Specifically, we would like to see more courses dealing with the problems of the community included in the curriculum. For example, instead of just having biology as a required course, why not make community health also a required course. Also, in teaching history why not include the contributions of other peoples as required courses.

These things are of the utmost importance because they will build understanding and respect for other peoples and their problems, and will get away from the viewpoint that only the majority opinion is right.” – Ronald Rothwell ’73

Black Student League event poster, 1971

Black Student League event poster, 1971

 

Looking back at our past is a way to recognize and honor the many accomplishments and contributions of Black individuals and communities to our Villanova history, culture, and values. For Black History Month, the University Archives’ highlights the Black Student League. Since its inception in the 1960s, the Black Student League (known today as the Black Cultural Society) has been a mainstay on campus with innumerable amount work bringing to light inequality on campus and contributing new ideas of equality and inclusion for a better campus culture. The University Archives invites you to learn more about the Black Student League and the Black experience in the 1960s with The Villanovan special issue, from April 23, 1969,  called, “Black Wildcat.” The issue included several articles about identity, racism, and campus culture. Please be advised there is a content warning of the issue.

 

Learn more about the Black Student League in the Digital Library.

 


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Content Roundup – Last Week – January 2022

Read, research and review the newest available digitized content. This week: new dime novels and story paper issues, more of the literary notebooks of Annie Tuttle containing poems and lyrical verse, and a host of offerings from the James Wheeler Collection of Polar Exploration including correspondence from notable explorers.

Americana

Notebook, “Mile A Minute Composition Book” / Annie L.Tuttle.

Annie L. Tuttle papers (5 notebooks added)
[https://digital.library.villanova.edu/Item/vudl:684371]

Dime Novel and Popular Literature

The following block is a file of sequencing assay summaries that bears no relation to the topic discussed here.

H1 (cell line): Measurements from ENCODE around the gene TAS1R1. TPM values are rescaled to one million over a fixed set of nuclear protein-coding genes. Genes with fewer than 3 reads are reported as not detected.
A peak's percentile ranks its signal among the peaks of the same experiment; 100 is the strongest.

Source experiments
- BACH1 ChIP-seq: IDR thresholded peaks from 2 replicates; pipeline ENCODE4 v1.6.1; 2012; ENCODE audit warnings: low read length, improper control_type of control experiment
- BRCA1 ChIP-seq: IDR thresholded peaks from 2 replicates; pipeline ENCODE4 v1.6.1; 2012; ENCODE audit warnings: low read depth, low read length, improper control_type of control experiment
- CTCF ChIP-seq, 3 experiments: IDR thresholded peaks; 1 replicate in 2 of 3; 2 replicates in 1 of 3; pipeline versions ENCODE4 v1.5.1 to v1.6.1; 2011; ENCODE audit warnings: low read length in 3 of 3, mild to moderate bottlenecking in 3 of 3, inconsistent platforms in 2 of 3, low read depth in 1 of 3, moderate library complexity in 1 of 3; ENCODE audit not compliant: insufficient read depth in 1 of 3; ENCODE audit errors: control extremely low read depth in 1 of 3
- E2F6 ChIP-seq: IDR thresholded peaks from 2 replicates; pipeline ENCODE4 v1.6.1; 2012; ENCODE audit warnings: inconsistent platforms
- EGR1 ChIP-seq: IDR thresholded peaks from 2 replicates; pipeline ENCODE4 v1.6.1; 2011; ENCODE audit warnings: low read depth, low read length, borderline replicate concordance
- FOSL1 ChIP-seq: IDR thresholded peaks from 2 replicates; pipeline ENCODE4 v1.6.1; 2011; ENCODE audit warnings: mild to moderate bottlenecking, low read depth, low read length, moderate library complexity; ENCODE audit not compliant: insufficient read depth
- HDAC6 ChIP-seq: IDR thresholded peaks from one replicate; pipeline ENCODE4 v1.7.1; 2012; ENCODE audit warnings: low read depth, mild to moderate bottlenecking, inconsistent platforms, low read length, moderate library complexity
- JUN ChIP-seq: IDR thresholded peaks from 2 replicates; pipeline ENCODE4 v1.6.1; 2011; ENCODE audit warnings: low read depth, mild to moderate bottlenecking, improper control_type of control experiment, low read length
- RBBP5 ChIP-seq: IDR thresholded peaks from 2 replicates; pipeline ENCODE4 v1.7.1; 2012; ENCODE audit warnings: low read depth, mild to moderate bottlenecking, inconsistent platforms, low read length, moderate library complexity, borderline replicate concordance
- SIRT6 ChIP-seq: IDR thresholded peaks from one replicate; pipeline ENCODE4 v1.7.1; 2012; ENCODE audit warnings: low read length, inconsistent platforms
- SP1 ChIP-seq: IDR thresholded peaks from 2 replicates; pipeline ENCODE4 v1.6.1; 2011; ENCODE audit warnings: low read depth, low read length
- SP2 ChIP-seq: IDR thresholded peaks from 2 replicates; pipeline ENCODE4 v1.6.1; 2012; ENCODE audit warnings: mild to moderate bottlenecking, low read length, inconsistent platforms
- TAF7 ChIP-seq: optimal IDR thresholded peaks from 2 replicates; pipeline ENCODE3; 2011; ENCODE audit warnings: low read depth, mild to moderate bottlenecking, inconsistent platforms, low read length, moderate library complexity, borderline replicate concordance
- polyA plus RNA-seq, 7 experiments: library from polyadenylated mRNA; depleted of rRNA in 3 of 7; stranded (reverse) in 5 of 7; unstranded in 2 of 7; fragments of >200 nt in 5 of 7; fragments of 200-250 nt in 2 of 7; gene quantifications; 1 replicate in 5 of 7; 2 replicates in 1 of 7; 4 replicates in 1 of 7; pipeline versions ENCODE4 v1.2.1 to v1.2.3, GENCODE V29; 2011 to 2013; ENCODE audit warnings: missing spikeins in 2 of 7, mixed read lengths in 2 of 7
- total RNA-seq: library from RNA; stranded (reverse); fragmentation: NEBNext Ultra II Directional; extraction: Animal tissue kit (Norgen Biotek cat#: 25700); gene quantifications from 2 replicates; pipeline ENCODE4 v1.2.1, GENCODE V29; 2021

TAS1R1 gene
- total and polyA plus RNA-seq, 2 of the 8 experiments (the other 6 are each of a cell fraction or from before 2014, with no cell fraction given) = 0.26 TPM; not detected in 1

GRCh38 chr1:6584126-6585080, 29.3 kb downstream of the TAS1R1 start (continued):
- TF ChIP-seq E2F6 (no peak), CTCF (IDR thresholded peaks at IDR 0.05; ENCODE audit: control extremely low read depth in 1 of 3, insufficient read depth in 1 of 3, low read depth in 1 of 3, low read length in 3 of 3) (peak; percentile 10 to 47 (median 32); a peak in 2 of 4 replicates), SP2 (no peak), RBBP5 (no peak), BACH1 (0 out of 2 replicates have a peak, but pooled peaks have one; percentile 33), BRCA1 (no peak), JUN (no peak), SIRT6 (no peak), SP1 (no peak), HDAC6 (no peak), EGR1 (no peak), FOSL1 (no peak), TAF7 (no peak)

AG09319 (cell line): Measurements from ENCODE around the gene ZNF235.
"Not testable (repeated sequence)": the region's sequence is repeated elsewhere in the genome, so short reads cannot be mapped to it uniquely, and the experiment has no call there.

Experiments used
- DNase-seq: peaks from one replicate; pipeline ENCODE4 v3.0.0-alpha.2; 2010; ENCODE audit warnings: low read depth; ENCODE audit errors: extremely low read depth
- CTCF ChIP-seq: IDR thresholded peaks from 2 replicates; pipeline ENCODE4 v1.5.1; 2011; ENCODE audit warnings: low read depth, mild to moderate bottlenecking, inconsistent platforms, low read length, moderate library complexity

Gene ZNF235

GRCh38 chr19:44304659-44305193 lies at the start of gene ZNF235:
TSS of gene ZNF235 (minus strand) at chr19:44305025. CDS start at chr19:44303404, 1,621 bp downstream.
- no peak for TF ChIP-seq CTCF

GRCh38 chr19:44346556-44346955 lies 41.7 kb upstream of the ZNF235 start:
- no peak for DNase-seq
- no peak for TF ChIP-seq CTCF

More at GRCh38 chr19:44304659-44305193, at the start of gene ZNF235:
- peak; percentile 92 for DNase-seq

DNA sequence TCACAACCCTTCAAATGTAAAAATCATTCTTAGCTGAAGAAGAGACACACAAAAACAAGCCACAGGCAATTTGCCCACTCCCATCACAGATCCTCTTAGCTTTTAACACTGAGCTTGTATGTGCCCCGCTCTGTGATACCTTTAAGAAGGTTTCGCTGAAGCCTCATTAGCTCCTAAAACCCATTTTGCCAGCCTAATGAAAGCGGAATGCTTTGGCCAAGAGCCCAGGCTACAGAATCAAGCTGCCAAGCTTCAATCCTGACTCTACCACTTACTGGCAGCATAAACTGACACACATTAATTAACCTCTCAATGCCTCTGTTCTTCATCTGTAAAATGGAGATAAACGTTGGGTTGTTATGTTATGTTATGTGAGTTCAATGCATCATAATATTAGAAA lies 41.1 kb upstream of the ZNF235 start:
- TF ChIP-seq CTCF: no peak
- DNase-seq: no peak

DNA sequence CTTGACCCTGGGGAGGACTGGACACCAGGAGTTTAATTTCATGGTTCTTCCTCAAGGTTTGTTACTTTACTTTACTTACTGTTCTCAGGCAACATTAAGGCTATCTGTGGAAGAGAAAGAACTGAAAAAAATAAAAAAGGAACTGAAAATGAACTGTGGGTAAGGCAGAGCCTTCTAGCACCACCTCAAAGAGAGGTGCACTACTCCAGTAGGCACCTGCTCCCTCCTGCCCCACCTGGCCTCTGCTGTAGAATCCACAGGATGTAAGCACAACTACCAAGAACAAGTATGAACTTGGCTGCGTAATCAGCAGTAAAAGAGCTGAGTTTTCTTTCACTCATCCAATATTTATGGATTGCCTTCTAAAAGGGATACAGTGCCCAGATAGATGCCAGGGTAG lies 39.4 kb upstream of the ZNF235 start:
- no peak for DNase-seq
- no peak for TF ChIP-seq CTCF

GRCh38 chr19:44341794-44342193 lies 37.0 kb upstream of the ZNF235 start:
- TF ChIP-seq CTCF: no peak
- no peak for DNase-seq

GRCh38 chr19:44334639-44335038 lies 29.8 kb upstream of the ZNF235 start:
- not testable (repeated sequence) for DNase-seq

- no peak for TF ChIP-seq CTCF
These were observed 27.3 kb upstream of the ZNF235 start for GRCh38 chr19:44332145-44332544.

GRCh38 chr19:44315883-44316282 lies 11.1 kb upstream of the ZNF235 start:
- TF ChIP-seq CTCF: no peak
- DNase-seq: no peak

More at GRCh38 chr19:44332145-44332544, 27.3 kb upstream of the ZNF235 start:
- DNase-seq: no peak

Fiction

Buffalo Bill in the jaws of death; or, The strange sacrifice of Uncopah / by the author of “Buffalo Bill.”

New Buffalo Bill Weekly (4 issues added)
[https://digital.library.villanova.edu/Item/vudl:596124?lookfor=series%3A%28120+OR+122+OR+123+OR+124%29]

Periodicals

Detail, p. [273], Golden Days : for Boys and Girls, v. VIII, no. 18, April 2, 1887

Golden Days (5 issues added)
[https://digital.library.villanova.edu/Item/vudl:650112?lookfor=title%3Aapril]

The Illustrated record, v. V, no. 64, Saturday, August 10, 1895

Illustrated Record (2 issues added)
[https://digital.library.villanova.edu/Item/vudl:687559]

New York Ledger (2 issues added)
[https://digital.library.villanova.edu/Item/vudl:688217?lookfor=title%3Amay]

New York Weekly (1 issue added)
[https://digital.library.villanova.edu/Item/vudl:686038]

The People’s Home Journal, v. XXV, no. 5, May, 1910

People’s Home Journal (1 issue added)
[https://digital.library.villanova.edu/Item/vudl:683123]

Portland Transcript (3 issues added)
[https://digital.library.villanova.edu/Item/vudl:687558?lookfor=title%3Amay]

Detail, p. [1], The Weekly novelette, v. VI, no. 2, Saturday, September 24, 1859

Weekly Novelette (2 issues added)
[https://digital.library.villanova.edu/Item/vudl:686149]
[https://digital.library.villanova.edu/Item/vudl:686169]

James Wheeler Collection of Polar Exploration

Letter, To: “Dear Sir” From: John Franklin, undated.

Letter, To: “Dear Sir” From: John Franklin, undated.
[https://digital.library.villanova.edu/Item/vudl:682928]

Letter, To: Rev’d H. Wagner From: Sir John Franklin, undated.

Letter, To: Rev’d H. Wagner From: Sir John Franklin, undated.
[https://digital.library.villanova.edu/Item/vudl:682921]

Diagram, showing latitude near North Pole, signed by Robert Peary, November 1, 1909

Diagram, showing latitude near North Pole, signed by Robert Peary, November 1, 1909
[https://digital.library.villanova.edu/Item/vudl:682948]

Letter, To: Dr. O. H. Tittmann From: R.E. Peary, December 9, 1910
[https://digital.library.villanova.edu/Item/vudl:682941]

Letter, To: Dr. Tittmann From: E. H. Shackleton, September 28, 1909
[https://digital.library.villanova.edu/Item/vudl:682954]

Letter, To: Dr. F. Feith From: Knud Rasmussen, 28 November, 1929
[https://digital.library.villanova.edu/Item/vudl:682935]

Letter, To: Mr. Isaiah Bowmann From: Robert Flaherty, April 18, 1918
[https://digital.library.villanova.edu/Item/vudl:682960]


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Green Voices of the Past: Joseph McGarrity, Irish Republicanism, and Irish Organizing in the Months before World War II

Posted for: Emily Poteat.

As a person with a passion for the history of World War II, it is needless to say I was intrigued at the prospect of transcribing Joseph McGarrity’s diary from 1939. Through his distinctive scrawling handwriting, McGarrity details his hopes, his Irish-republican organizing, and his personal opinions about the happenings of the world in the immediate months preceding the Second World War.